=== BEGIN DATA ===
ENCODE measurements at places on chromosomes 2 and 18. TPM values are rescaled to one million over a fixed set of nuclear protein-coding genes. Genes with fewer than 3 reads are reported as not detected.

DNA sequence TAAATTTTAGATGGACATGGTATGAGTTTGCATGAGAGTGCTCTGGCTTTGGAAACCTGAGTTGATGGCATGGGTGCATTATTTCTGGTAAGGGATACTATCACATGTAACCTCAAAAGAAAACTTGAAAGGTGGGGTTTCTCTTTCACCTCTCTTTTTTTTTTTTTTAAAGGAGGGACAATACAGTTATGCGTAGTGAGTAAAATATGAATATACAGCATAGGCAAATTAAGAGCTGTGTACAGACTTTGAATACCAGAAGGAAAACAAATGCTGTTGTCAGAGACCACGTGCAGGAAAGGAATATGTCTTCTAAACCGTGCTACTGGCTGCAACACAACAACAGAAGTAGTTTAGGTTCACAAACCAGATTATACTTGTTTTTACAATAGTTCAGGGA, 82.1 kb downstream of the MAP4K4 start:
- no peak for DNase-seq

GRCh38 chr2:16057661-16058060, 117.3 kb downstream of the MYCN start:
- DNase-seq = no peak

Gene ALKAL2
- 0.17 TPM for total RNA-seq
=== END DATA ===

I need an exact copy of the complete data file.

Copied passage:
ENCODE measurements at places on chromosomes 2 and 18. TPM values are rescaled to one million over a fixed set of nuclear protein-coding genes. Genes with fewer than 3 reads are reported as not detected.

DNA sequence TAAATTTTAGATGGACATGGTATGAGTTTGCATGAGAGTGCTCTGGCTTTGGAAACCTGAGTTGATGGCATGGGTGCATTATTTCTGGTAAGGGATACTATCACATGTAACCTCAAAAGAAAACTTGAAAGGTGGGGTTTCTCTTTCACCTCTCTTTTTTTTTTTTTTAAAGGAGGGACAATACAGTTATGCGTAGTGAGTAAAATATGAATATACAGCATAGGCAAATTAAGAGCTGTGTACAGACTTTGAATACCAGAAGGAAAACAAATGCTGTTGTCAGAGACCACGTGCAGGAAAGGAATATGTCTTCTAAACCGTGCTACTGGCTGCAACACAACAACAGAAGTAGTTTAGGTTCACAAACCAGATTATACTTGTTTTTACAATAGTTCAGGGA, 82.1 kb downstream of the MAP4K4 start:
- no peak for DNase-seq

GRCh38 chr2:16057661-16058060, 117.3 kb downstream of the MYCN start:
- DNase-seq = no peak

Gene ALKAL2
- 0.17 TPM for total RNA-seq